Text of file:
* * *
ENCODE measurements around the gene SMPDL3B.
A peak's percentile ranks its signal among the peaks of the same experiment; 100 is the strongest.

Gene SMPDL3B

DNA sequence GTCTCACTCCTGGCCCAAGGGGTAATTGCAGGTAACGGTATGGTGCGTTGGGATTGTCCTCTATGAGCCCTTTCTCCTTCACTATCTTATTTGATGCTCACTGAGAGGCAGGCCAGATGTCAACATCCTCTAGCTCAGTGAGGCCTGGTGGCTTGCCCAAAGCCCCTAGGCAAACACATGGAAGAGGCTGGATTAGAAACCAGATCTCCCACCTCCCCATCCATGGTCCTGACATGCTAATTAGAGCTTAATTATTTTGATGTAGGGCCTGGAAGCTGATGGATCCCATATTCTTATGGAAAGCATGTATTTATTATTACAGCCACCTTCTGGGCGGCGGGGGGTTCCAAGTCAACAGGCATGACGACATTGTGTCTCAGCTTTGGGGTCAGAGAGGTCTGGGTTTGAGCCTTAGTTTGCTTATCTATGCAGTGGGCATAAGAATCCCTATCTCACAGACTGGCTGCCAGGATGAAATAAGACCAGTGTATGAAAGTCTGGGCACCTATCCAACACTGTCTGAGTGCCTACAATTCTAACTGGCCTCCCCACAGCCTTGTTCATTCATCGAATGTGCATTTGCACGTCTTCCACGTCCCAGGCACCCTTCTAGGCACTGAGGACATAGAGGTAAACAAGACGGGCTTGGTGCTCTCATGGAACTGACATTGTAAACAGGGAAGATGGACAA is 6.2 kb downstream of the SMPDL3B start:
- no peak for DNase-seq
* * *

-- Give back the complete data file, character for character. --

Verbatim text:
ENCODE measurements around the gene SMPDL3B.
A peak's percentile ranks its signal among the peaks of the same experiment; 100 is the strongest.

Gene SMPDL3B

DNA sequence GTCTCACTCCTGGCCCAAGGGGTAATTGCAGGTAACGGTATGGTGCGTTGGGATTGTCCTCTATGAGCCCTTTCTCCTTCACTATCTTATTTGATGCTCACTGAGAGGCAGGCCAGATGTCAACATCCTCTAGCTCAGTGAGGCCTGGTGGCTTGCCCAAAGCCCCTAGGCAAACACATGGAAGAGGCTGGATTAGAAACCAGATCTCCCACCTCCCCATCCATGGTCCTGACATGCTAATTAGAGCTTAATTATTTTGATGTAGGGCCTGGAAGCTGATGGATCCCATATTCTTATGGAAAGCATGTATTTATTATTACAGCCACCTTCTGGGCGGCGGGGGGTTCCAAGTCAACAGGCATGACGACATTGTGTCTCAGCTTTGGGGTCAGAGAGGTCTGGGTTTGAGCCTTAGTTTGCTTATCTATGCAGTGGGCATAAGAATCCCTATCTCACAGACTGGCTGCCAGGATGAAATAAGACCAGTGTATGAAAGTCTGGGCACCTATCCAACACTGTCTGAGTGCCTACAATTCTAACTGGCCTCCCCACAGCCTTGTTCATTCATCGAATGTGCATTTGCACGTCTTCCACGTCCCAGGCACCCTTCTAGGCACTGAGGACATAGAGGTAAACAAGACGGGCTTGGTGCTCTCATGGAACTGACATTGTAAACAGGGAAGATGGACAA is 6.2 kb downstream of the SMPDL3B start:
- no peak for DNase-seq